In addition to forming lateral fold lines across the vamp and tongue chambers of the tongue bladder 22, the plurality of clefts 62, 64 form wall segments having opposite sides and opposite ends in the interior volume 66 of the tongue bladder. The wall segments formed by each of the clefts in the interior of the tongue bladder divide the interior volume into separate areas and secure the top layer 26 of barrier material to the bottom layer 28 of the material in a spaced relationship preventing excessive expansion of the top layer from the bottom layer when the fluid 52 contained in the apparatus 10 is caused to flow into the tongue bladder 22.

The plurality of wall sections formed by the clefts 62, 64 in the tongue bladder interior 66 also serve as flow restriction devices that impede the free flow of the fluid 52 through the interior of the tongue bladder. The spaces or openings 68 formed between the ends of adjacent wall segments formed by the clefts 64 have cross sectional areas that are specifically dimensioned and calibrated to limit the rate of fluid flow through the openings 68. When a force from foot movement in the shoe 12 is exerted on the bottom layer 28 of the tongue bladder 22, the interior volume 66 of the bladder is caused to decrease in the area of the force exerted. The decrease in the tongue bladder interior volume 66 will cause the fluid 52 to flow through the fluid channel 42 from the bladder interior. If an appreciable amount of the fluid is allowed to flow out of the bladder at the instant a force is exerted on the bladder due to foot movement, it would significantly decrease the ability of the tongue bladder to cushion the foot in the shoe. By providing the plurality of wall segments formed by the clefts 62, 64 in the interior volume 66 of the tongue bladder 22, the free flow of fluid from the bladder interior 66 through the channel 42 is restricted by the wall segments. As a result, the fluid 52 is prevented from flowing quickly out of the tongue bladder interior volume 66 on exertion of a force on the bladder and the bladder retains a portion of the fluid in its interior and thereby retains its ability to cushion the foot in the shoe from the force exerted.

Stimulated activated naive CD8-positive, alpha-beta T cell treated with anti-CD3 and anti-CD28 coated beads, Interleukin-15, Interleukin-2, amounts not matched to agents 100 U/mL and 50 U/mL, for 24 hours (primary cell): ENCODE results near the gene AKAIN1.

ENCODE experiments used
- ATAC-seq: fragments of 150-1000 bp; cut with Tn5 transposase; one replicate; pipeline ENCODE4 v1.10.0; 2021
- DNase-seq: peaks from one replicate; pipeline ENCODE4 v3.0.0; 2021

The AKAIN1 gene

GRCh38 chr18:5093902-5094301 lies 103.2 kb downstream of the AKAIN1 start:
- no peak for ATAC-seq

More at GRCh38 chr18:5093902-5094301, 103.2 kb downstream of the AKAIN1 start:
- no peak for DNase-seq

The calibrated cross sectional areas of the openings 68 between adjacent wall segments formed by the plurality of clefts 62, 64 also control the rate of fluid flow through the interior 66 of the tongue bladder 22 to maintain a portion of the fluid 52 in an area of the bladder interior where a force from foot movement is exerted, thereby maintaining the cushioning for the foot in this area of the bladder. The flow of fluid from the area of the tongue bladder interior subjected to the force of foot movement, through the opening 68 between adjacent wall segments formed by the clefts 62, 64, to other areas of the tongue bladder interior 66 causes the expansion of the bladder in those other areas. The expansion of the other areas of the bladder results in these areas exerting a reactive force on the instep area of the shoe wearer's foot, thereby distributing the force of foot movement over a greater area of the foot instep and decreasing the magnitude of the force on the foot.